D. T. Friedman is a third-year medical student who lives with her Robbins textbook of pathology. She is a graduate of Orson Scott Card’s Literary Bootcamp, and a member of the Liberty Hall and Codex online writers’ workshops. This is her first publication. You can contact her at DTFriedman AT gmail DOT com
Her story Even the Slowest Fall appears in the Spring 2008 issue of Shimmer.
Interview with D. T. Friedman
Where did the idea come from? A couple of places. The magic system popped up directly after a lecture during Orson Scott Card’s Literary Bootcamp workshop. The lecture was, “What is the price of magic?” He went on to do a worldbuilding exercise using the magic rules we came up with as a class, something about becoming less and less visible. Later, I came up with an idea about wizards who slow down in time whenever they use magic, set it down on a notecard, flipped it into the little box of notecards that sits on my desk, and waited for a story to show up for it.
The story showed up a half a year later, with a writing exercise through Mike Munsil’s amazing Liberty Hall online writers’ workshop. They sponsor flash fiction challenges every week and short fiction challenges on a slightly longer timeframe. Every participant has a certain amount of time to write a story based on a “trigger,” which could be anything from a picture to song lyrics. The picture that inspired this story was actually the one used for the Shimmer Art Issue’s cover.
Now, I usually default to science fiction when I do the challenges, just because I’m far more familiar with that genre. I really wanted to do a time travel something-or-another because of the pocketwatch tucked into the flowers in the picture…but this picture just felt like a fantasy story. Which made me a little nervous, because I don’t really have much experience with fantasy. The first thing I thought of, though, was Mr. Card’s lecture, and then my slow wizards. I was traveling so I didn’t have my box o’ notecards around, but for some reason I still had the idea in the forefront of my mind without having to resort to my paper-access memory. The seed of the story came from the trigger, which gave me the scene with Ensei and Tabor at the river bank.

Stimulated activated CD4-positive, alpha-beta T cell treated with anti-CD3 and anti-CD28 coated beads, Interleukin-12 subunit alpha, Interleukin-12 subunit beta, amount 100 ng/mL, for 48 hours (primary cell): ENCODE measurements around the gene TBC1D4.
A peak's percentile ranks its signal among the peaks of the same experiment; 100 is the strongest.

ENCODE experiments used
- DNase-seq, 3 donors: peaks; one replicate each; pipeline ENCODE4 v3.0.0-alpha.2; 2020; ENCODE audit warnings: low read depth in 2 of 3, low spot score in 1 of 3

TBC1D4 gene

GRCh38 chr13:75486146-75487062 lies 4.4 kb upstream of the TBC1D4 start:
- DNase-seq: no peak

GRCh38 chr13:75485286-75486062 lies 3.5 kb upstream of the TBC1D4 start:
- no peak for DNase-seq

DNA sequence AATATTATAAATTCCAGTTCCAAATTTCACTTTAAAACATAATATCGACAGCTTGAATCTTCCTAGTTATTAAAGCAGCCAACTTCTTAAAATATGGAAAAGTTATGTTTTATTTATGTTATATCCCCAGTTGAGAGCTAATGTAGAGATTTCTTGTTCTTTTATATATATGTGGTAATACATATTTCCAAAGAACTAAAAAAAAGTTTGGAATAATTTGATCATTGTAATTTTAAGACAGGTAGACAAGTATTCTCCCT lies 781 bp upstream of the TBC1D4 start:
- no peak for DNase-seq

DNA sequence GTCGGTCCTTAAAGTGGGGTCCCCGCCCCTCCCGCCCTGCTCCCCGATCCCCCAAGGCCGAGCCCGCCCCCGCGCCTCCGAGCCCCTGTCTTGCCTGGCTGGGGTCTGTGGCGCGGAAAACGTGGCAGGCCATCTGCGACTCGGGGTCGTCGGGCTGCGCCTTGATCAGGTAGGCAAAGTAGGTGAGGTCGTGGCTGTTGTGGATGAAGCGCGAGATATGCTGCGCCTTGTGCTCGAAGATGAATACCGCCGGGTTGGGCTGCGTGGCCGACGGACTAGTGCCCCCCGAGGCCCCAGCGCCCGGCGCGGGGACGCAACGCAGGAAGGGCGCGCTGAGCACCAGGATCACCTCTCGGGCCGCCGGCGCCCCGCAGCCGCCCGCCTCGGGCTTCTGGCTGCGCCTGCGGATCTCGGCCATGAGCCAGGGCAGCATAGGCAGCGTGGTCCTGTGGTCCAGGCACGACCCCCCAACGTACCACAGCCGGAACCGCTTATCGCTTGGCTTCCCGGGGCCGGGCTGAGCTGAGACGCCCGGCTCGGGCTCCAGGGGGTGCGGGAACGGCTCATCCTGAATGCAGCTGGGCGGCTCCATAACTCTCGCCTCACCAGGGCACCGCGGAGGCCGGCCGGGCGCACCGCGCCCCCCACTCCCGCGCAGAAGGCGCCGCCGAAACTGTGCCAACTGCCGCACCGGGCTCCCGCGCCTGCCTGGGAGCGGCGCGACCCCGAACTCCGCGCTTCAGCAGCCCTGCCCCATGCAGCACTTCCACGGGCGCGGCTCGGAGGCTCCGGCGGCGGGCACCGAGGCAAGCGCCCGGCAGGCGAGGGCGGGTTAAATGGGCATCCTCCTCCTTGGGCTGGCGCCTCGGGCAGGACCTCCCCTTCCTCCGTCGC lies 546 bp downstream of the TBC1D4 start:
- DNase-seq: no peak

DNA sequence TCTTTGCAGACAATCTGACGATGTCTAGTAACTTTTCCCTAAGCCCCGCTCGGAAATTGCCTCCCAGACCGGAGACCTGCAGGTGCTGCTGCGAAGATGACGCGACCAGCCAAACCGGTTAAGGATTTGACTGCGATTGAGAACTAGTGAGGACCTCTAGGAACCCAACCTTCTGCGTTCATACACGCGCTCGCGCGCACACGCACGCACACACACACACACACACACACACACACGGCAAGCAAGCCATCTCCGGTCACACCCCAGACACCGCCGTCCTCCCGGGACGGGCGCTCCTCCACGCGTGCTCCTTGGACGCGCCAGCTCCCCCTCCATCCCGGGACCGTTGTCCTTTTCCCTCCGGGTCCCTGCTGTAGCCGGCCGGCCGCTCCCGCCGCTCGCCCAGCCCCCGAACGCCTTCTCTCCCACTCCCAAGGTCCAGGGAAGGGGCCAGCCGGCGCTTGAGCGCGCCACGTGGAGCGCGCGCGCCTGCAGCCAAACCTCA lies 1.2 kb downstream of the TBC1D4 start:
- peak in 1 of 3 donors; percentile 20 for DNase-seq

How did the story change as you developed it? The Memory was kind of a surprise to me, but it ended up seeming like a logical consequence of the magic system I was using. How else would you take care of people who moved too slowly to care for themselves? When it originally showed up, I thought it was like a nursing home; everyone eventually slowed down and had to be cared for. But I thought that would make a strange population pattern, so I wondered if it wouldn’t be better if only a few people were capable of using magic to that extent. That’s when the Memory became a supplement to the oral history for each village, and when I found out that the villages were of the kind of pre-industrial society that would use an oral history, and when the magic system found its source in the river.
The other thing that changed was a small (but to me, very significant) bit at the end. When I originally hammered out the first draft to turn in before the Liberty Hall deadline, Tabor was the one who initiated the Sharing ceremony. Which would mean that she was still making all the decisions. Which would mean that she didn’t learn anything about Ensei’s view of their interactions, or just didn’t care enough to mature into someone who could be half of a partnership. And that bugged me. So, Tabor restrains herself, grows up at least that much, and helps Ensei create a more balanced relationship.
You know the advice “Sometimes you have to kill your darlings.” Was there a scene or line that it really hurt to cut, but cutting it made the story stronger? Well, I tend to be wordy. Really wordy. So whenever someone edits my work, I lose a LOT of words. And the stories tend to be stronger as a result. I think the editors at Shimmer cut at least a thousand words, without taking out any content. The fluff is gone; the story’s there.
How is this story like your other work? How is it different?I think this story is pretty unique compared to my other work. As I said, I trend toward science fiction when left to my own devices. This story feels more flowery to me, more earthy. And I kinda like that. I’ve actually been trying to capture that feeling for an aspect of the book I’m working on.